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Amazon nations seek a common voice on climate change and urge action from the industrialized world

Published: August 9, 2023, 8:29am

BELEM, Brazil (AP) — Eight Amazon nations urged industrialized countries on Tuesday to do more to help preserve the world’s largest rainforest as their leaders met at a major summit in Brazil to chart a common course on how to combat climate change.

They said the task of stopping the destruction of the rainforest can’t fall to just a few countries when climate change has been caused by many.

The members of the newly revived Amazon Cooperation Treaty Organization, or ACTO, hope a united front will give them a major voice in global environment talks.

“It is time to look at the heart of our continent and consolidate, once and for all, our Amazon identity,” said Brazilian President Luiz Inácio Lula da Silva.

The leaders aim to fuel much-needed economic development in their countries while preventing the Amazon’s ongoing demise “from reaching a point of no return,” according to a joint declaration issued Tuesday, the first day of the two-day summit. Some scientists say that when 20% to 25% of the forest is destroyed, rainfall will dramatically decline, transforming more than half of the rainforest to tropical savannah, with immense biodiversity loss.

Some environmental groups expressed frustration with the joint declaration, saying it is largely a compilation of good intentions with little in the way of commitments, while the region’s largest Indigenous organization praised the inclusion of two of their main demands.

The summit reinforces Lula’s strategy to leverage global concern for the Amazon’s preservation. Emboldened by a 42% drop in deforestation during his first seven months in office, he has sought international financial support for forest protection.

The Amazon stretches across an area twice the size of India. Two-thirds of it lies in Brazil, with seven other countries and one territory sharing the remaining third. Governments have historically viewed it as an area to be colonized and exploited, with little regard for sustainability or the rights of its Indigenous peoples.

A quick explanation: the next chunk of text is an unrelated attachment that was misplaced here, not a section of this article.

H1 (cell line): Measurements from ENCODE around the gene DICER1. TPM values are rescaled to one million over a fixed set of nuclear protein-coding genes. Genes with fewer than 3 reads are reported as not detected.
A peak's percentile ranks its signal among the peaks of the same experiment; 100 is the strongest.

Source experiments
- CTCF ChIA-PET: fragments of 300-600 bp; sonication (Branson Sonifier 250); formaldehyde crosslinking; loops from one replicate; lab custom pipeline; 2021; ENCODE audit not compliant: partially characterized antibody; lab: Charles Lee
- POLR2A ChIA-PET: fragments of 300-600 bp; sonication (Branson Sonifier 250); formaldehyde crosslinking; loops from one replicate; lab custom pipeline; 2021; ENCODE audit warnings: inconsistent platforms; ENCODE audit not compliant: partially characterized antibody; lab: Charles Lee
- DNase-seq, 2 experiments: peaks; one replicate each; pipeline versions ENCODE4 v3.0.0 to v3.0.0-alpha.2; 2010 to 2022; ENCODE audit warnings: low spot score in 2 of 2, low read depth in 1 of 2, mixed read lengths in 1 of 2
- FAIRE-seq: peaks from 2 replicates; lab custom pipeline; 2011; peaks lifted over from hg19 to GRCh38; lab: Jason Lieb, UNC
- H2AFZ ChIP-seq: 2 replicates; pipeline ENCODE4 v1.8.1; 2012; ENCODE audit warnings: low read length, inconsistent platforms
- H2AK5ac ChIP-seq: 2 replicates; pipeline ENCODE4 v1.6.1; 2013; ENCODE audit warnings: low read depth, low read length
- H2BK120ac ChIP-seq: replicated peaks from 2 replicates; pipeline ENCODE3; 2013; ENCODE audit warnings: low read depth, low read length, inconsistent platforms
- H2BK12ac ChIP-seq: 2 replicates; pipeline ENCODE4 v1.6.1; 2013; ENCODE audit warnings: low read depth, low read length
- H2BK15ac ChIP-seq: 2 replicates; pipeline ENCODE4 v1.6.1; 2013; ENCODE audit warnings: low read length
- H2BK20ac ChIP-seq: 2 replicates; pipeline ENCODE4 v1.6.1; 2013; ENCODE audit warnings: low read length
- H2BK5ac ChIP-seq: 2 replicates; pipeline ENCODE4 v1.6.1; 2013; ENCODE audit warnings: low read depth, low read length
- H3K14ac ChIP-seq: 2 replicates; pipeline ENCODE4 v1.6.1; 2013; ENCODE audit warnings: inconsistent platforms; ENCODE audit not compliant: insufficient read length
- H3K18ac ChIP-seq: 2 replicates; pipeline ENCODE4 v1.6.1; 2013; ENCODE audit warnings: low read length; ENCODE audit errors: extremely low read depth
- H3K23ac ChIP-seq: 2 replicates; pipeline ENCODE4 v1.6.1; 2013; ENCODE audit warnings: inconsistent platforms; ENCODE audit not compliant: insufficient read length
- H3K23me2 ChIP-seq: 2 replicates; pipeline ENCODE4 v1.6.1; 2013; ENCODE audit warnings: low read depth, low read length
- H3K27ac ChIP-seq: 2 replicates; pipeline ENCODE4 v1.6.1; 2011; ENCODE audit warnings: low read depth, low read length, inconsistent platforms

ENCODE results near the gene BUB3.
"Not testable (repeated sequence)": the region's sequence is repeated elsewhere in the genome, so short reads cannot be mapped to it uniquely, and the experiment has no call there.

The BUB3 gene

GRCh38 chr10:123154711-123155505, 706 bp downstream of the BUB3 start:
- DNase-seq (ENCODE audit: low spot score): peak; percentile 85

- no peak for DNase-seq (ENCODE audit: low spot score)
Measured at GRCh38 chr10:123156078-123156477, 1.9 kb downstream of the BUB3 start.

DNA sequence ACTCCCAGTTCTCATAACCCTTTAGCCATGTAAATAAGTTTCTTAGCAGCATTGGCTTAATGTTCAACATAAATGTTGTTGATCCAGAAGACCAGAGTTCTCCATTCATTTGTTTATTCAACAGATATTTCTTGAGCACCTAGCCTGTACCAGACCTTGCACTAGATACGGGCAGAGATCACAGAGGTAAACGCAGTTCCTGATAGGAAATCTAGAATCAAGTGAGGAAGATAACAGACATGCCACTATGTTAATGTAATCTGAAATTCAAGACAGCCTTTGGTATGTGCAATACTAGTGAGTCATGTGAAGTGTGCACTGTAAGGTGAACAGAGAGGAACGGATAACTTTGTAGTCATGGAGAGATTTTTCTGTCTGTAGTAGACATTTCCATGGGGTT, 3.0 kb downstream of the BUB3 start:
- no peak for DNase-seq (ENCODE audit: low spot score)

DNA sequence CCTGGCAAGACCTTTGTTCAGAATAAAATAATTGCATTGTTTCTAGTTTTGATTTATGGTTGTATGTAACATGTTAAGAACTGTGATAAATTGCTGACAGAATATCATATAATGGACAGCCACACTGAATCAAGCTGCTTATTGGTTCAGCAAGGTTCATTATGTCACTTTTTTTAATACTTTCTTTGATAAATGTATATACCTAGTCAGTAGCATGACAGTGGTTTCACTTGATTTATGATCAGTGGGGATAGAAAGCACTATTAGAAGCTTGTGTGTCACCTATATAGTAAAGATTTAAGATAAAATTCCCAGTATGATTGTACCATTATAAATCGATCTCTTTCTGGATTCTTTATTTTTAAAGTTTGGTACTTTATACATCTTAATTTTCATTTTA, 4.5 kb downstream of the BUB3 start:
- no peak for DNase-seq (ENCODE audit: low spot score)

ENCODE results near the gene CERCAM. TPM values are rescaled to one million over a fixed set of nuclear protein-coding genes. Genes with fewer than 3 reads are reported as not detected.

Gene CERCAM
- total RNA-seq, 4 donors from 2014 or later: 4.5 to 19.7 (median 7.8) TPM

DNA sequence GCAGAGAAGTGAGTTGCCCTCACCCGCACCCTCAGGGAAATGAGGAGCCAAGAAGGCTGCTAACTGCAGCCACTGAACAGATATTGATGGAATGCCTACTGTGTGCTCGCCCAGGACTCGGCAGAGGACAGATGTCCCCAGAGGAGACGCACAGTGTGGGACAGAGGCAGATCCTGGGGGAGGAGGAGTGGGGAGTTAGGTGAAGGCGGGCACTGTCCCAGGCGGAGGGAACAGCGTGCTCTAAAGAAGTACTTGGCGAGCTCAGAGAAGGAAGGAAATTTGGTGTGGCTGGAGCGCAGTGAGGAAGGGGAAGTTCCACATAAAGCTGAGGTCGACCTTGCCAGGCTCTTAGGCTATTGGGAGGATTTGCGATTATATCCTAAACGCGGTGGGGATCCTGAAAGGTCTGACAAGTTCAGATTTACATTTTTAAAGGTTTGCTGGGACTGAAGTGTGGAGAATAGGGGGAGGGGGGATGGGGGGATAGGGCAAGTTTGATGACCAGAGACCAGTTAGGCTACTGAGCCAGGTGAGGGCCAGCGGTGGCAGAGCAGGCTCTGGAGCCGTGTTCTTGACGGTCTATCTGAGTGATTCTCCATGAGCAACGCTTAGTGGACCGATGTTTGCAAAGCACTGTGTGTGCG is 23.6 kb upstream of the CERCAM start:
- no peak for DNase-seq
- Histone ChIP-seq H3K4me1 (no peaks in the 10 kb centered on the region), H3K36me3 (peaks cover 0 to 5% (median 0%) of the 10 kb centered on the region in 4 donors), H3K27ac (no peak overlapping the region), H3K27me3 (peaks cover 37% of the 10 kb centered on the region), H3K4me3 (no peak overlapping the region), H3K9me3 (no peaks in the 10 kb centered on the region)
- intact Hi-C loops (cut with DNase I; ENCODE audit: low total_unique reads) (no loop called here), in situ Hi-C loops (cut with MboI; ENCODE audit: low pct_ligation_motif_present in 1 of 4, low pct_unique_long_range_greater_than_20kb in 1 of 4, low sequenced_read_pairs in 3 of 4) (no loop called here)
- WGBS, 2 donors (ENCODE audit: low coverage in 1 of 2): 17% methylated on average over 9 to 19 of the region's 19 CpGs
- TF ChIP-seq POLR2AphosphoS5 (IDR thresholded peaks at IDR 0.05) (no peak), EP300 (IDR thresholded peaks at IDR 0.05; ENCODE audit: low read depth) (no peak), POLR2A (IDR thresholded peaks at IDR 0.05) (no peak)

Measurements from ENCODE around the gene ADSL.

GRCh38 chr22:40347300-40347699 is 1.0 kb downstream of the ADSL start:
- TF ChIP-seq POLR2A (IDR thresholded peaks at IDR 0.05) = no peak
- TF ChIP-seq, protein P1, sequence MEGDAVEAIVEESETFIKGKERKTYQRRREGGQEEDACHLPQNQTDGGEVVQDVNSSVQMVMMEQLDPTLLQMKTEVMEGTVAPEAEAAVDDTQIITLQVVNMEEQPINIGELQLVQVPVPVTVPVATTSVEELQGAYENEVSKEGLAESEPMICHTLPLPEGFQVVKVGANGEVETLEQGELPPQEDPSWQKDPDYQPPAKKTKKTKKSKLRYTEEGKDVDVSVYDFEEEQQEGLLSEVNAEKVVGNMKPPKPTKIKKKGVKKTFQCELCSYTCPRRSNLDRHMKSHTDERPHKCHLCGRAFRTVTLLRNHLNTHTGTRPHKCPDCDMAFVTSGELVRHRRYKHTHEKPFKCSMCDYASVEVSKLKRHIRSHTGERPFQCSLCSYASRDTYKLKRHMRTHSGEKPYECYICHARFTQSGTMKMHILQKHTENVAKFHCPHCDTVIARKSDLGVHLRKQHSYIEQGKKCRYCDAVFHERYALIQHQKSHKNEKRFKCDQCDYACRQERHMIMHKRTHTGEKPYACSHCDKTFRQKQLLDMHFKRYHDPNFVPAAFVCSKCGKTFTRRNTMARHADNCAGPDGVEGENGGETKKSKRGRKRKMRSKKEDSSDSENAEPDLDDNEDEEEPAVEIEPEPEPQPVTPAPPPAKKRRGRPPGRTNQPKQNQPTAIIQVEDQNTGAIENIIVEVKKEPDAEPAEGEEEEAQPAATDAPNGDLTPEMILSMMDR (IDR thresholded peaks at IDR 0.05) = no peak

Leaders of Colombia, Bolivia, Peru and Brazil are attending the summit along with the vice president of Venezuela, the prime minister of Guyana and ministers from Ecuador and Suriname.

All the countries have ratified the Paris climate accord, which requires signatories to set targets for reducing greenhouse gas emissions. But cross-border cooperation has historically been scant, undermined by low trust, ideological differences and the lack of government presence.

The members of ACTO — convening for only the fourth time in the organization’s 45-year existence — demonstrated Tuesday they aren’t fully aligned on key issues.

Forest protection commitments have been uneven. And the “Belem Declaration,” the gathering’s official proclamation issued Tuesday, didn’t include a shared commitment to zero deforestation by 2030, as some had hoped. Brazil and Colombia have already made that commitment.

The Climate Observatory, a network of dozens of environmental and social groups, as well as Greenpeace and The Nature Conservancy lamented the lack of concrete pledges in the declaration.

“The 113 operating paragraphs of the declaration have the merit of reviving the forgotten ACTO and recognize that the biome is reaching a point of no return, but doesn’t offer practical solutions or a calendar of actions to avoid it,” the Climate Observatory said in a statement.